Share Tweet Share Email

Navigate platform helps guide students to support and resources

December 16, 2020

A key component of NIU’s commitment to student success is ensuring that students get the help they need when they need it. Doing so got a little easier this semester when the university began using its Navigate software platform to facilitate and manage referrals for tutoring and other support services.

Brian Berchtold

“Navigate is a collaborative platform that links faculty, staff and students in a coordinated effort to encourage student success,” said Brian Berchtold, who coordinates the Navigate program for the Office of the Vice Provost.

Since its launch about five years ago, the platform has become a one-stop-shop where instructors and staff can find holistic academic data that can be used to track the progress of individual students or to measure the performance of just about any sub-group of students imaginable.

The system took a leap forward this fall with the activation of tools that empower academic counselors to directly refer students for assistance and then track student follow up.

“In the past, you would give a student information on tutoring, and they would stick it in their backpack. You never knew if they followed through,” said Tracy Ash, associate director of academic programming for the CHANCE Program. “Now, with the click of a button we can refer them to tutoring, and within a day or so they get a phone call or email from someone offering help, and we can track their follow through.”

That last aspect, the personalized follow up, has been extremely important, Ash said. “Telling a student that there is tutoring available is good. However, it is much more powerful when the tutoring center reaches out to say, ‘We hear that you need help.’ When that happens, a student is not only more likely to pursue the help they need, they also see that we are truly committed to helping them succeed.”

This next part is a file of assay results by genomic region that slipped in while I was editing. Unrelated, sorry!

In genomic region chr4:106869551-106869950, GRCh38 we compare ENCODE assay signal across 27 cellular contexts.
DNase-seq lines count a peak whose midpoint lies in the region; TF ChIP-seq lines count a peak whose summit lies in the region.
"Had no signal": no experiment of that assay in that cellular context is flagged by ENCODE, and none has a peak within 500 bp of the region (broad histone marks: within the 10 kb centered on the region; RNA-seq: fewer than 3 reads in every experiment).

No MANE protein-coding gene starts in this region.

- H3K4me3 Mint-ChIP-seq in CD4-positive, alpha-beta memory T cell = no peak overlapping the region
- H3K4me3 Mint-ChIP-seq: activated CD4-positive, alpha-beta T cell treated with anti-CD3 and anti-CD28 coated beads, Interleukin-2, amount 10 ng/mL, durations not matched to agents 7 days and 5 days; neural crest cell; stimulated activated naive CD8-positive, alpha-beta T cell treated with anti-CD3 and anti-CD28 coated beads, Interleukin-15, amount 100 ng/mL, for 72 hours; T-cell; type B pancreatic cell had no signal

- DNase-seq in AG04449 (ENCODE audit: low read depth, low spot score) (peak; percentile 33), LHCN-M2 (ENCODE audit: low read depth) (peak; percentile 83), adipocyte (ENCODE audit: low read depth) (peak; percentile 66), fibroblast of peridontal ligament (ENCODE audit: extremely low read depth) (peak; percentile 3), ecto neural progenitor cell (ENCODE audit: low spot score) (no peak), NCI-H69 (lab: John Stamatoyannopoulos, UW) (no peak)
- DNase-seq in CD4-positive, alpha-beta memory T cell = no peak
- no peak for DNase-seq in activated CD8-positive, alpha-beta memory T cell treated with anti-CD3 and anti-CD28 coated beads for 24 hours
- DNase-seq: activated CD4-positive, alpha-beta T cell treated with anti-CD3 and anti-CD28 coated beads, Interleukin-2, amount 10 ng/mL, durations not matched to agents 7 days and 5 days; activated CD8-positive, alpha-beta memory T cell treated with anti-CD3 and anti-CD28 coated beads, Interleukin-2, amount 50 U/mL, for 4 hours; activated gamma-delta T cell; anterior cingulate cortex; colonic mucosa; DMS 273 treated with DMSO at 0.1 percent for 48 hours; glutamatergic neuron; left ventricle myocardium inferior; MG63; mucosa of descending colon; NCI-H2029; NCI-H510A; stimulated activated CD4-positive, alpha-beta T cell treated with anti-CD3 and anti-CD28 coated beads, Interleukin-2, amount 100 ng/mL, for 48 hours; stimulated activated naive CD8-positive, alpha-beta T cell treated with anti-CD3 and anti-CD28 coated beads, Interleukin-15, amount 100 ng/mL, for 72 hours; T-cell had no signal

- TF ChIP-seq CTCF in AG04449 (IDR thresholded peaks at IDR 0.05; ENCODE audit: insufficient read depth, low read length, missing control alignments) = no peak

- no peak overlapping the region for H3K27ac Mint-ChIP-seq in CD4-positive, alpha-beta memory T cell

Counselors can also refer students to services like the Writing Center, the Math Assistance Center, or to seminars offered by the ACCESS Tutoring and Support Center on topics like time management and study skills. Students may also be referred to a cultural center, where they can find mentoring, or to Student Affairs, where they might be directed for things like personal issues, food assistance, or help with housing.

Because all of that information is now tracked in Navigate, everyone working with a student – from an instructor to the tutoring center – can see at a glance not only how a student is performing in the classroom, but also the support network that he or she has available. As a result, counselors can more effectively advise students and keep them on track toward graduation.

“It provides a much more holistic view of a student’s experience and helps all those who are supporting them to work in concert,” Berchtold said. “It also allows us to examine how effective various interventions are and to make adjustments as needed.”

The new referral process proved very popular. Previously, about 900 students a semester might have been referred for assistance. This semester, more than 3,000 alerts were raised by instructors and 2,500 cases were closed with either a successful referral or, at the very least, confirmation of multiple attempts to reach out to a student.

Some of the increase was due to the unusual circumstances created by the pandemic, but much of it was simply due to advisors being able to more quickly identify student needs and direct them to support. “The right students were being flagged and pointed to the right professionals at a higher rate than ever before,” Berchtold said.

That increase in volume put stress on support units, but they rose to the challenge.

“We are incredibly proud of the effort that instructional staff put into providing alerts and grateful for the level of commitment that advisors and academic support staff have shown to helping students succeed. It has been amazing,” he said. “Even with the kinks that come with introducing something like this, the level of assistance I have seen go to students is almost mind-blowing. Our entire office is Impressed by and proud of all of the professionals involved in this process.”

Going forward, the goal will be to more equitably distribute the workload, perhaps directing more students to assistance available within their program or major that might be able to provide more targeted support. Another goal is to add more support services, such as Career Counseling, to the system, which many users of Navigate are eagerly anticipating.

“As more departments and services start using Navigate the way we do the connections will really be enhanced and we will have an even more complete picture of a student’s experience than ever before,” said Colleen Barker, a program advisor in the College of Liberal Arts and Sciences.